From charlesreid1



Littleblackbox is the tool that we will start with, since it has some built-in certificates and can be used to scan for computers using vulnerable keys on the local network.

To install littleblackbox, replace all SSLv3 with SSLv23 (only one instance - in certificates.c - link

Debian has SSL v3 disabled, due to the Poodle attack (link and another link Thus, SSL version 3 sessions are not defined in the OpenSSL library, which causes the symbol not found error, This can be fixed by using a different function call, so the symbol will exist. Version 2.3 is ok. So replace "SSLv3" with "SSLv23".

Also, you may need to make this folder to allow littleblackbox to install its man page:

$ mkdir -p /usr/local/share/man/man1

Now you should be all set.

The Keys

Of course, you probably downloaded this for the keys, so you're also probably wondering where they are. Well, they're all contained in a SQLite database that comes with the repository, called lbb.db (lbb = little black box). The database is not encrypted or anything, so you can extract the contents or you can update the contents to add your own keys.

Exploring the database

Print out a list of all the tables in this sql database using the sqlite_master table:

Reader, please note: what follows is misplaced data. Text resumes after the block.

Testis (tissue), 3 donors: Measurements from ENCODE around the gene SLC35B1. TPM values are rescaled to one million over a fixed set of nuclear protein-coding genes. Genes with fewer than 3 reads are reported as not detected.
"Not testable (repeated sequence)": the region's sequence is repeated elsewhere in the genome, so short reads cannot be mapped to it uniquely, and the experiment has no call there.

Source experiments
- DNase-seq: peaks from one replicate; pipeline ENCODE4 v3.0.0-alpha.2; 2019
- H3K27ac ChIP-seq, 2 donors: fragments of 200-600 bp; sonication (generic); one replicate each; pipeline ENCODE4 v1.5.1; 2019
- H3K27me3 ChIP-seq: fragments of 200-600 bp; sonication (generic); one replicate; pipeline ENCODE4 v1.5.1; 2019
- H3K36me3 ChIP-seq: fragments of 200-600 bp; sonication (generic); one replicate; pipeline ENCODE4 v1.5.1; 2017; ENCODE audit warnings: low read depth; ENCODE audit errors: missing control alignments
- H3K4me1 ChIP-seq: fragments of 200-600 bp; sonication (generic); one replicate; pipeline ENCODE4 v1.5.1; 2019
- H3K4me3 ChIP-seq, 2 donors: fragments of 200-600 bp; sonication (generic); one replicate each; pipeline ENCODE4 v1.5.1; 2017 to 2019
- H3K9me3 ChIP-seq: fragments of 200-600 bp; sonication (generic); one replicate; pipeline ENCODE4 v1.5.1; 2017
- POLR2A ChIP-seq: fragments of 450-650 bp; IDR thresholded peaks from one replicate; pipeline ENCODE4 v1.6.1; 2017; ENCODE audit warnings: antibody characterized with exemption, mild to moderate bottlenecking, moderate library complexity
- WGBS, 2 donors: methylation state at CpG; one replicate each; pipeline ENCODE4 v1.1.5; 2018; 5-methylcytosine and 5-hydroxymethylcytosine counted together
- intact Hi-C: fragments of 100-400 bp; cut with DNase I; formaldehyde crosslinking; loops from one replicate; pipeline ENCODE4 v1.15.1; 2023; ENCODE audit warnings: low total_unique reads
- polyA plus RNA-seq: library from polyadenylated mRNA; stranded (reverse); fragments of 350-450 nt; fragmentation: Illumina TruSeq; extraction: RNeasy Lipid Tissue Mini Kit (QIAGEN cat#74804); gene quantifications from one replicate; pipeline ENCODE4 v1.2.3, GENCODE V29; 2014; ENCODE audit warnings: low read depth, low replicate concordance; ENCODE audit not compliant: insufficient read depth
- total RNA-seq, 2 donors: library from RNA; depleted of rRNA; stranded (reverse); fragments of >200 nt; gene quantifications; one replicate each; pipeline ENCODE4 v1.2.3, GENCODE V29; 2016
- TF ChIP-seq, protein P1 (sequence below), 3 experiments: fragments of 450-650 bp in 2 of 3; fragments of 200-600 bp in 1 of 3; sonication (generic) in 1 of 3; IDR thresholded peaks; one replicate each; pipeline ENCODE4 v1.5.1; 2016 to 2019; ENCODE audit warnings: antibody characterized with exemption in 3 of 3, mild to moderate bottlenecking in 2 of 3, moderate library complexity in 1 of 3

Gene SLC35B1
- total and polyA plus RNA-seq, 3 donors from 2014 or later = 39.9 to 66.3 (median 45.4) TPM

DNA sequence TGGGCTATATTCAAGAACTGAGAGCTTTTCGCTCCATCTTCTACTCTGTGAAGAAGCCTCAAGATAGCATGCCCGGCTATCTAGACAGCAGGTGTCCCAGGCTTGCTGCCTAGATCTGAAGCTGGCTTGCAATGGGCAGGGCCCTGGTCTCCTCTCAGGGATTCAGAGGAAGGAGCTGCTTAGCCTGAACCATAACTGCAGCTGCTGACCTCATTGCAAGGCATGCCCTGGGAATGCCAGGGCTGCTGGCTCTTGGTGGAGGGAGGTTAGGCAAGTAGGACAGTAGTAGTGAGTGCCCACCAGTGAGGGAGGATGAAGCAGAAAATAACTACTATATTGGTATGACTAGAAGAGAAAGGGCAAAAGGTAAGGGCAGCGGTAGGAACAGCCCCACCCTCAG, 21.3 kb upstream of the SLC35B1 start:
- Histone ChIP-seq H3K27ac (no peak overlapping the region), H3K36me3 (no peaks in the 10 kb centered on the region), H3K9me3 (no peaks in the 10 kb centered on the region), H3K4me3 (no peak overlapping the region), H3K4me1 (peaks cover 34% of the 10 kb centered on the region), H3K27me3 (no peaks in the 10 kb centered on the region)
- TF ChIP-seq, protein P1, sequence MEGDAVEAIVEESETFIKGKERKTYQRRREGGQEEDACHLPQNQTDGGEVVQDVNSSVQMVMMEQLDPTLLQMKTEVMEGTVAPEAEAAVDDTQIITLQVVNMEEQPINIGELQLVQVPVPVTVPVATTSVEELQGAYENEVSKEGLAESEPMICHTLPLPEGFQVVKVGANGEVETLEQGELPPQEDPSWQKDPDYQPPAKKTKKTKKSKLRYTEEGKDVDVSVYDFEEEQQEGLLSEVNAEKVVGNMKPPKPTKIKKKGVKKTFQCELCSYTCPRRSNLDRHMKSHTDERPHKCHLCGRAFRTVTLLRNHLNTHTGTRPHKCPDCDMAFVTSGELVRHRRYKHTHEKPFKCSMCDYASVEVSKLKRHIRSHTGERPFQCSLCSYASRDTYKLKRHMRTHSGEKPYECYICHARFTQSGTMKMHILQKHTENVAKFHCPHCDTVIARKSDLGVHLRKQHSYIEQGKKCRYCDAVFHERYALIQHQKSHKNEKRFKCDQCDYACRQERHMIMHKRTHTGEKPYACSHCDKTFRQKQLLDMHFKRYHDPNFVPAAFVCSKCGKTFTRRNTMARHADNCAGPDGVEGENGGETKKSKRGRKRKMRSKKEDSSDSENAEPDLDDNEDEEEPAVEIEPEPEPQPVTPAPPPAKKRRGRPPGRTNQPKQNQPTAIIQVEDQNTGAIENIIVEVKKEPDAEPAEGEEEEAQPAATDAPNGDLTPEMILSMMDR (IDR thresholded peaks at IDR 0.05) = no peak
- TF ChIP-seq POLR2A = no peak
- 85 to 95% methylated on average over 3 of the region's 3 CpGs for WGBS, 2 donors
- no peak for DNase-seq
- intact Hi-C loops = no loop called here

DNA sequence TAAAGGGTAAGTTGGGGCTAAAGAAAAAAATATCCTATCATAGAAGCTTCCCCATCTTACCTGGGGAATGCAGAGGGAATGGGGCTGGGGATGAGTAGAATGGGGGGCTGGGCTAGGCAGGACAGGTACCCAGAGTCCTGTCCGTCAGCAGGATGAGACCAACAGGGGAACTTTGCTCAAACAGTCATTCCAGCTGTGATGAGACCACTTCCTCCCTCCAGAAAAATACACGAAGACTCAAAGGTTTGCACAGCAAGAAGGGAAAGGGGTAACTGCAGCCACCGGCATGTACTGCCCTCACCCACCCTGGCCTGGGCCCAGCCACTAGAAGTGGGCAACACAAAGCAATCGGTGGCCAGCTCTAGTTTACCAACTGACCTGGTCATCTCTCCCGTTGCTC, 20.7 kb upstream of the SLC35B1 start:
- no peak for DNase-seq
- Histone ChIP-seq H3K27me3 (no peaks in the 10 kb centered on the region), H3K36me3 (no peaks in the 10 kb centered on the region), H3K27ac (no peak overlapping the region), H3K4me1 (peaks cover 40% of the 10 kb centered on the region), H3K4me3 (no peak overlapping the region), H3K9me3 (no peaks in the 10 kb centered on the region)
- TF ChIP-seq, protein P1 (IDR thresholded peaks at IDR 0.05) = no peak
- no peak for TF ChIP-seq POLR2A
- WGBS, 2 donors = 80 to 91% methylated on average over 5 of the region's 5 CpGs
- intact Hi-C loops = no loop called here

>>> for row in c.execute("SELECT * FROM sqlite_master WHERE type='table';"):
...     print(row)
(u'table', u'hardware', u'hardware', 2, u'CREATE TABLE "hardware" (id INTEGER PRIMARY KEY, vendor TEXT, model TEXT, revision TEXT, description TEXT)')
(u'table', u'certificates', u'certificates', 3, u'CREATE TABLE certificates(id INTEGER PRIMARY KEY, fingerprint TEXT, certificate TEXT, key TEXT, description TEXT)')
(u'table', u'firmware', u'firmware', 4, u'CREATE TABLE firmware(id INTEGER PRIMARY KEY, device_id INTEGER, certificate_id INTEGER, vendor TEXT, description TEXT)')

This shows you that there are three tables in this database - the first is hardware, the second is certificates, and the third is firmware. Taking a look in the certificates table, you can see the schema used is to store the certificate text (the public key), the corresponding private RSA key, and a brief description of the key.

Here, we print a single record from the certificates table to show an example of what this looks like:

>>> for row in c.execute("SELECT * FROM certificates;"):
...     print(row)
...     break

Adding new keys

Because littleblackbox provides a convenient network scanning function, it may be desirable to... you know... add new keys.

And such.